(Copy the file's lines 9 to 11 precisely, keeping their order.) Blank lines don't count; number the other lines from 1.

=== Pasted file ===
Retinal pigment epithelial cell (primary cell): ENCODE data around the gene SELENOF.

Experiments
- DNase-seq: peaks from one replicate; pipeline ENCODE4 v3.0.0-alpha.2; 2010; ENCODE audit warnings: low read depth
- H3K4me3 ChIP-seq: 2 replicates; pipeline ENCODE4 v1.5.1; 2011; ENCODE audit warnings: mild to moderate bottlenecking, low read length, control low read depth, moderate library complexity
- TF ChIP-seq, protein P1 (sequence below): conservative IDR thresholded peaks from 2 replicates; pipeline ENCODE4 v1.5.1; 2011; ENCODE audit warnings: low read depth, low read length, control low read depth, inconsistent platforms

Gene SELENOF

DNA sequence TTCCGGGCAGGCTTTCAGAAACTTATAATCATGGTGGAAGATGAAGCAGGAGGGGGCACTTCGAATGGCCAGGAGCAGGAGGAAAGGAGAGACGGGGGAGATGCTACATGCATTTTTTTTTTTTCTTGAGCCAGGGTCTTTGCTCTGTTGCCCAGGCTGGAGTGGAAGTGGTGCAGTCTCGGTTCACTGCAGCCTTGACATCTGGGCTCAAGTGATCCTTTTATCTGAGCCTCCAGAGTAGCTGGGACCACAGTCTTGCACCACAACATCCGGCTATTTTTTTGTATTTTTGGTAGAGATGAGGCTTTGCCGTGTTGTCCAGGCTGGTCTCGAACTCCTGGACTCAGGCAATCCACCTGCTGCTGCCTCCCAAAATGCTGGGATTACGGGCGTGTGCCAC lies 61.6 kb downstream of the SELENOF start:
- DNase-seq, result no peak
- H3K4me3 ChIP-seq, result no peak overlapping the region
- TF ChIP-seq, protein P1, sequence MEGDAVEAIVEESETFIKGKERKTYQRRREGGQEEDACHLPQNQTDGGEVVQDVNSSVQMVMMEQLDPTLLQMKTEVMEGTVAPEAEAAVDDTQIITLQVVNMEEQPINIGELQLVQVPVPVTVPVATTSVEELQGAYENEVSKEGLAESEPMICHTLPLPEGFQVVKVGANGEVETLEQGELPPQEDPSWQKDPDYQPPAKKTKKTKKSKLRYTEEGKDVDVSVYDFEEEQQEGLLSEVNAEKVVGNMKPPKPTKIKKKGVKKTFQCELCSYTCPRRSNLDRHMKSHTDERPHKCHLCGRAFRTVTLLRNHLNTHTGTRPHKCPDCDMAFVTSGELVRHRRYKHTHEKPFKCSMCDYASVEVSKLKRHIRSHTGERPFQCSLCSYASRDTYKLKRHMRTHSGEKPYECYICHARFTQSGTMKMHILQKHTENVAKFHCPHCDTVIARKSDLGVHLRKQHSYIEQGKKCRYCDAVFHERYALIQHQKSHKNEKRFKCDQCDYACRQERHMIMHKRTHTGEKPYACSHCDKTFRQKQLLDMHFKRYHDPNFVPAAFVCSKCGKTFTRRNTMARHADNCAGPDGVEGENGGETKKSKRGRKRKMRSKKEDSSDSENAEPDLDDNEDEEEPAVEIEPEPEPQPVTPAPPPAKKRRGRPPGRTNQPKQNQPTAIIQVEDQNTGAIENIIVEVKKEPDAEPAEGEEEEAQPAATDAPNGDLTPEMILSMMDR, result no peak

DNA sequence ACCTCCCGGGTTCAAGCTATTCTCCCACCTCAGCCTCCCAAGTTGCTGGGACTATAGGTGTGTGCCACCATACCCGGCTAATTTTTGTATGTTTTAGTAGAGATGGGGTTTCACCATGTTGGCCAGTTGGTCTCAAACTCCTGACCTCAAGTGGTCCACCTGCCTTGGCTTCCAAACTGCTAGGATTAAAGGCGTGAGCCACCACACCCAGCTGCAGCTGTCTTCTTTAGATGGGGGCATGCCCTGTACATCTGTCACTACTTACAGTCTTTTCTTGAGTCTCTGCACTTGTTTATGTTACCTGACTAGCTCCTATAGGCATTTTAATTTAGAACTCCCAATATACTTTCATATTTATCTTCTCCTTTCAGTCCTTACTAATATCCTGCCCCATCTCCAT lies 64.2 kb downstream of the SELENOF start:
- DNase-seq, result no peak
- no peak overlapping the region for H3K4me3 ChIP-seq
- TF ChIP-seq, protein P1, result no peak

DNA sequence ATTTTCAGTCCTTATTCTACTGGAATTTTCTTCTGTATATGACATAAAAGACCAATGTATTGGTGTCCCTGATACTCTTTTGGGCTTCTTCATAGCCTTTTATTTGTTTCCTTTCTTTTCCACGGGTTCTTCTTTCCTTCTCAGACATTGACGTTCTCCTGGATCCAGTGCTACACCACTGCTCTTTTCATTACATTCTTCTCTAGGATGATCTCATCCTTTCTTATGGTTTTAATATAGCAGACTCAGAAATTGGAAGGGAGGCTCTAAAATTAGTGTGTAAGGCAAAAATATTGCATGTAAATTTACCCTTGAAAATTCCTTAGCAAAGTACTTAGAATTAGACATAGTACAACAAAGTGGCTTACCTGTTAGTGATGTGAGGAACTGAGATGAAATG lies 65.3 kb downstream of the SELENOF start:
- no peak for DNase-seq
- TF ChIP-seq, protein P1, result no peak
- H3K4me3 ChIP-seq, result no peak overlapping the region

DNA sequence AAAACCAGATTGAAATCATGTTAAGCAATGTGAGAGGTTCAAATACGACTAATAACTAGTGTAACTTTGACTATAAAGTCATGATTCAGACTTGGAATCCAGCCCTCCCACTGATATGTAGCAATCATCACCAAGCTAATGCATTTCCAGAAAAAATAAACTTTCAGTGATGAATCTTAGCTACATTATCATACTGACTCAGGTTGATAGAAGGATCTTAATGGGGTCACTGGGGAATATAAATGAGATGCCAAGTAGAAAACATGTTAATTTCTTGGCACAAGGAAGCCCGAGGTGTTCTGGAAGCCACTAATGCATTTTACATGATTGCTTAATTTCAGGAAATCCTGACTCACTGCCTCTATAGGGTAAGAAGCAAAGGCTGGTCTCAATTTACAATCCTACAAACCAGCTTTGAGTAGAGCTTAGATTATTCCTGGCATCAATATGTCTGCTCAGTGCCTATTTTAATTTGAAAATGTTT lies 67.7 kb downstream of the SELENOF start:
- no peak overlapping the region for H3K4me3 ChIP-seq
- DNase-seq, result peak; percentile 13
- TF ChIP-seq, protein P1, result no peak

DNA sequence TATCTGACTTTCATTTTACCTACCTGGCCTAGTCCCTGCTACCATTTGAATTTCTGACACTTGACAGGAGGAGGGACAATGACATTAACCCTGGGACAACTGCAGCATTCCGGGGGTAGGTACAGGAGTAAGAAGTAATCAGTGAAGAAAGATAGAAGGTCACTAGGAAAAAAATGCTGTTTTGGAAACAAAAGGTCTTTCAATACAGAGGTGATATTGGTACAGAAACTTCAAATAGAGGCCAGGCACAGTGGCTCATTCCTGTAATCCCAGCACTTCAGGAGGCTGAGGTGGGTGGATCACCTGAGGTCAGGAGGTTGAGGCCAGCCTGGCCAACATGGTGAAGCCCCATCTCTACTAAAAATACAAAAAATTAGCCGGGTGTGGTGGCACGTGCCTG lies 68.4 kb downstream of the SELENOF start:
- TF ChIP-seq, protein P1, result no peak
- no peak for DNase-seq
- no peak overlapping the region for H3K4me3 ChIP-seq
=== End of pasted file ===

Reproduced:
- H3K4me3 ChIP-seq, result no peak overlapping the region
- TF ChIP-seq, protein P1, sequence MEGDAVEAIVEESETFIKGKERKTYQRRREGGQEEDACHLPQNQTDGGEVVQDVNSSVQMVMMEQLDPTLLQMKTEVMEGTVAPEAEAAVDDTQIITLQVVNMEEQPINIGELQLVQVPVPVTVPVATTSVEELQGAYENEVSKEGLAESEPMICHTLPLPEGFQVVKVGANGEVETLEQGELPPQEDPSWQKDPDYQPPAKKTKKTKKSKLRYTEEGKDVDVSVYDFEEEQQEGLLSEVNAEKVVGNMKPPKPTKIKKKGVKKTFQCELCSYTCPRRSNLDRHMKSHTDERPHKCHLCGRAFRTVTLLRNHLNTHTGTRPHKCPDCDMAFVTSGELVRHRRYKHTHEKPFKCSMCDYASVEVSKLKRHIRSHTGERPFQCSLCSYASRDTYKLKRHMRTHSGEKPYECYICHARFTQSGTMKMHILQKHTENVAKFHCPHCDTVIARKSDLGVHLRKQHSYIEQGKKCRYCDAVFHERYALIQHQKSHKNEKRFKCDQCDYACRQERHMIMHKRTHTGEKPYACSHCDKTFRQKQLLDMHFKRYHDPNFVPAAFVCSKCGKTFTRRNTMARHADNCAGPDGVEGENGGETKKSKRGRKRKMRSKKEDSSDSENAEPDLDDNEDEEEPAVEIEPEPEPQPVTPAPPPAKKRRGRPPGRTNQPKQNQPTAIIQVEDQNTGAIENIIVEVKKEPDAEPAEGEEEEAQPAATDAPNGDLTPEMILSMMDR, result no peak

DNA sequence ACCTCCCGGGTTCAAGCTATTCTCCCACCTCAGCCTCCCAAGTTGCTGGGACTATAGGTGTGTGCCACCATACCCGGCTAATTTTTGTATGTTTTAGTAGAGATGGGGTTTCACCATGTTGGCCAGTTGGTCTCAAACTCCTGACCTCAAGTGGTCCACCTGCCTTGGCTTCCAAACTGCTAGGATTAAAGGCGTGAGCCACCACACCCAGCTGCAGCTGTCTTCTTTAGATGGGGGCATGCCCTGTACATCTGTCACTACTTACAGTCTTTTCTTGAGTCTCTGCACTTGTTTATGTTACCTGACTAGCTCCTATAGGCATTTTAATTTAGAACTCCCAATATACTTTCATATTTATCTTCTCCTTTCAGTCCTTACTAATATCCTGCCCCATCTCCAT lies 64.2 kb downstream of the SELENOF start: